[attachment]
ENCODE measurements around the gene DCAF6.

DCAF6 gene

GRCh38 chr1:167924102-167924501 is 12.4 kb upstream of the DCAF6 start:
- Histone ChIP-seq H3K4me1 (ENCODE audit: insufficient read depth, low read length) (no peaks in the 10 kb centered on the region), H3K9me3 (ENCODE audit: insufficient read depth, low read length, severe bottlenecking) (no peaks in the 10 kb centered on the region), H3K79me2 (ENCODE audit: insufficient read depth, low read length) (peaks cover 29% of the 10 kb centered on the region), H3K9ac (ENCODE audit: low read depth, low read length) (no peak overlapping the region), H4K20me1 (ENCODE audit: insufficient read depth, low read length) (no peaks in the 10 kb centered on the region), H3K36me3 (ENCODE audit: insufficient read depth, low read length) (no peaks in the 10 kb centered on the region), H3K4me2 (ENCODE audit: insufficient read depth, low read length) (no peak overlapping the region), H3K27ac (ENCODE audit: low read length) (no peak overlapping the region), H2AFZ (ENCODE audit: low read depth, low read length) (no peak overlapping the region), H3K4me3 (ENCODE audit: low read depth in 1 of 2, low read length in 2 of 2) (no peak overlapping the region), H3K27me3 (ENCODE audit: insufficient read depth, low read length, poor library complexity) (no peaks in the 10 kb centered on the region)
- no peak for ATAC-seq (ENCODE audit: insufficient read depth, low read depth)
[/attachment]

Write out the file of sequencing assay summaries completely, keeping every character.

ENCODE measurements around the gene DCAF6.

DCAF6 gene

GRCh38 chr1:167924102-167924501 is 12.4 kb upstream of the DCAF6 start:
- Histone ChIP-seq H3K4me1 (ENCODE audit: insufficient read depth, low read length) (no peaks in the 10 kb centered on the region), H3K9me3 (ENCODE audit: insufficient read depth, low read length, severe bottlenecking) (no peaks in the 10 kb centered on the region), H3K79me2 (ENCODE audit: insufficient read depth, low read length) (peaks cover 29% of the 10 kb centered on the region), H3K9ac (ENCODE audit: low read depth, low read length) (no peak overlapping the region), H4K20me1 (ENCODE audit: insufficient read depth, low read length) (no peaks in the 10 kb centered on the region), H3K36me3 (ENCODE audit: insufficient read depth, low read length) (no peaks in the 10 kb centered on the region), H3K4me2 (ENCODE audit: insufficient read depth, low read length) (no peak overlapping the region), H3K27ac (ENCODE audit: low read length) (no peak overlapping the region), H2AFZ (ENCODE audit: low read depth, low read length) (no peak overlapping the region), H3K4me3 (ENCODE audit: low read depth in 1 of 2, low read length in 2 of 2) (no peak overlapping the region), H3K27me3 (ENCODE audit: insufficient read depth, low read length, poor library complexity) (no peaks in the 10 kb centered on the region)
- no peak for ATAC-seq (ENCODE audit: insufficient read depth, low read depth)